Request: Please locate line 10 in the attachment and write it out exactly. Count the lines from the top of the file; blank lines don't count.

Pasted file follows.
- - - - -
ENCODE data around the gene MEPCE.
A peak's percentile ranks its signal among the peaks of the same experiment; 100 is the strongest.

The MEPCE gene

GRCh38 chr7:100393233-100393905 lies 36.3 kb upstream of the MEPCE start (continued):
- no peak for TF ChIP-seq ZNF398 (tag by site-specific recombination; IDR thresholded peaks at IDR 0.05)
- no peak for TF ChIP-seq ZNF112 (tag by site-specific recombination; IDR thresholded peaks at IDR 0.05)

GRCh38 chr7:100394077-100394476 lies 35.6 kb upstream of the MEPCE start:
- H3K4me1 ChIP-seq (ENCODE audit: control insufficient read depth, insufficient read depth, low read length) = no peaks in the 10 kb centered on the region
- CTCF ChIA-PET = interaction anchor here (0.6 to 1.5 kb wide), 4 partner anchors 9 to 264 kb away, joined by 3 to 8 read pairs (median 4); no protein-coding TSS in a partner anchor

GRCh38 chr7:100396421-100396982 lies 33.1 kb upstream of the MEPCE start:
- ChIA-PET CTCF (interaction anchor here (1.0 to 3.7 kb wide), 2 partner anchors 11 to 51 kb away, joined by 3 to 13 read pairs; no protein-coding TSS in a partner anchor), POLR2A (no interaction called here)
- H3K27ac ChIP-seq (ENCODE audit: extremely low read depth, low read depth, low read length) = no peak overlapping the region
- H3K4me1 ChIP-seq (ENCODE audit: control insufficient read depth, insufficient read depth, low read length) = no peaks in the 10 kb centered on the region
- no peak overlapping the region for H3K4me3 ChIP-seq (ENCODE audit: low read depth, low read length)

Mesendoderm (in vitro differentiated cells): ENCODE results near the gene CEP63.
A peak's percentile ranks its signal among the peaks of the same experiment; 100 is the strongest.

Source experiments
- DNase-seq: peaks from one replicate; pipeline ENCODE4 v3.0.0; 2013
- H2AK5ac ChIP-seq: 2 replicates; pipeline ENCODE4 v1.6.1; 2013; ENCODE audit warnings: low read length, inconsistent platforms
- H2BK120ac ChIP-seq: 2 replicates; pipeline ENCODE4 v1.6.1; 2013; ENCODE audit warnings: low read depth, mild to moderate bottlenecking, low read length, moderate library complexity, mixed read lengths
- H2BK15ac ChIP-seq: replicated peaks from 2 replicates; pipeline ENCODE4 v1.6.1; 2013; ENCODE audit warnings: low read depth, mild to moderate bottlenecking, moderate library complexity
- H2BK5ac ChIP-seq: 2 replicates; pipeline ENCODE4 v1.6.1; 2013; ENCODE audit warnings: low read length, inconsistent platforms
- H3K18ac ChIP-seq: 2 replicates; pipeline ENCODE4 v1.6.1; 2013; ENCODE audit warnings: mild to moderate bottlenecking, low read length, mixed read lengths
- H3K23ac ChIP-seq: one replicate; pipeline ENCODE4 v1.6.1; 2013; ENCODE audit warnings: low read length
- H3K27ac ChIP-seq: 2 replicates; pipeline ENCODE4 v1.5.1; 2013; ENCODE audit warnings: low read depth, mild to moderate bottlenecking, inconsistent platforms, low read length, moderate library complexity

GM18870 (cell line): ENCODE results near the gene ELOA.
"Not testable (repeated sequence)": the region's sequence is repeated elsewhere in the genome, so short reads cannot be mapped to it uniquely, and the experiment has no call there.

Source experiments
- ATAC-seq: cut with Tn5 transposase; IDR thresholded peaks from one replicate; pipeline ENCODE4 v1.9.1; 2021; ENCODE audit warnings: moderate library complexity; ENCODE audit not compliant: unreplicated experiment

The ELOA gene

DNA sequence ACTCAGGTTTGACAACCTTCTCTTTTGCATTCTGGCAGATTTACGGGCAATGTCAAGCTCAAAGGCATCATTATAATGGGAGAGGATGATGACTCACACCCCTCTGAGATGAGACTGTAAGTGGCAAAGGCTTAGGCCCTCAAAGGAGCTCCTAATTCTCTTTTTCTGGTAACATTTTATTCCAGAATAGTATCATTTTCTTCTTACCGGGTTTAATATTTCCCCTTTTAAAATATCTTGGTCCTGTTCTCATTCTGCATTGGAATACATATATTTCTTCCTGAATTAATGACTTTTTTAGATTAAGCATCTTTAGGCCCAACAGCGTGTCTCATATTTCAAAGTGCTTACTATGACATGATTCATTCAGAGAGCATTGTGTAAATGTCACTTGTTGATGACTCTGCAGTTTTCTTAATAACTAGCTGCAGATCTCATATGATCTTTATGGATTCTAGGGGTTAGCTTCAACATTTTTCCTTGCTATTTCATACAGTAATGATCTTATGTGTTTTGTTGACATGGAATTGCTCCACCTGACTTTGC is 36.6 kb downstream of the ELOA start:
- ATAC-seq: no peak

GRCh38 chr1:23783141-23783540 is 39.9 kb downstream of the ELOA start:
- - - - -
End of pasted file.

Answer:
GRCh38 chr7:100396421-100396982 lies 33.1 kb upstream of the MEPCE start: